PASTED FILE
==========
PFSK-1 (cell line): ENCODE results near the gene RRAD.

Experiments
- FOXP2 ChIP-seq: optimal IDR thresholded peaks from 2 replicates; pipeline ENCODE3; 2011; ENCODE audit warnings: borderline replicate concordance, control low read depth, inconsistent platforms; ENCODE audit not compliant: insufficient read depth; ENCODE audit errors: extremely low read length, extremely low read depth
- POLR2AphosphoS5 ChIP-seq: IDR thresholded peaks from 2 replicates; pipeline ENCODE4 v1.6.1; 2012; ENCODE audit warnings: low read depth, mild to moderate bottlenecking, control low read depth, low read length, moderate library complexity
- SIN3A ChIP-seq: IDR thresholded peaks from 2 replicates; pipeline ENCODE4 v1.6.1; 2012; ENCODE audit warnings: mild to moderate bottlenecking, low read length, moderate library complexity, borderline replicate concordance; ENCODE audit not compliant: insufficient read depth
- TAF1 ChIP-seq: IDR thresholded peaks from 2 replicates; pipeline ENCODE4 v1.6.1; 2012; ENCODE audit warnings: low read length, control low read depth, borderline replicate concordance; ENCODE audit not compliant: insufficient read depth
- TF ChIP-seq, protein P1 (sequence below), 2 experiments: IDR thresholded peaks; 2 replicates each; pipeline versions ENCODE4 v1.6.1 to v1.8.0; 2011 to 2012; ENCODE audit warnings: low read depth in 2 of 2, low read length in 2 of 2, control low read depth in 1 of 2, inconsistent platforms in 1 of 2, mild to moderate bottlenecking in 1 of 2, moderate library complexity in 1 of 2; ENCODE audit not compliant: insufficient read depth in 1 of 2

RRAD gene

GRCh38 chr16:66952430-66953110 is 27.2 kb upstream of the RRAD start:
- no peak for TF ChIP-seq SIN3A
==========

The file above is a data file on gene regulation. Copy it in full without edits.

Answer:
PFSK-1 (cell line): ENCODE results near the gene RRAD.

Experiments
- FOXP2 ChIP-seq: optimal IDR thresholded peaks from 2 replicates; pipeline ENCODE3; 2011; ENCODE audit warnings: borderline replicate concordance, control low read depth, inconsistent platforms; ENCODE audit not compliant: insufficient read depth; ENCODE audit errors: extremely low read length, extremely low read depth
- POLR2AphosphoS5 ChIP-seq: IDR thresholded peaks from 2 replicates; pipeline ENCODE4 v1.6.1; 2012; ENCODE audit warnings: low read depth, mild to moderate bottlenecking, control low read depth, low read length, moderate library complexity
- SIN3A ChIP-seq: IDR thresholded peaks from 2 replicates; pipeline ENCODE4 v1.6.1; 2012; ENCODE audit warnings: mild to moderate bottlenecking, low read length, moderate library complexity, borderline replicate concordance; ENCODE audit not compliant: insufficient read depth
- TAF1 ChIP-seq: IDR thresholded peaks from 2 replicates; pipeline ENCODE4 v1.6.1; 2012; ENCODE audit warnings: low read length, control low read depth, borderline replicate concordance; ENCODE audit not compliant: insufficient read depth
- TF ChIP-seq, protein P1 (sequence below), 2 experiments: IDR thresholded peaks; 2 replicates each; pipeline versions ENCODE4 v1.6.1 to v1.8.0; 2011 to 2012; ENCODE audit warnings: low read depth in 2 of 2, low read length in 2 of 2, control low read depth in 1 of 2, inconsistent platforms in 1 of 2, mild to moderate bottlenecking in 1 of 2, moderate library complexity in 1 of 2; ENCODE audit not compliant: insufficient read depth in 1 of 2

RRAD gene

GRCh38 chr16:66952430-66953110 is 27.2 kb upstream of the RRAD start:
- no peak for TF ChIP-seq SIN3A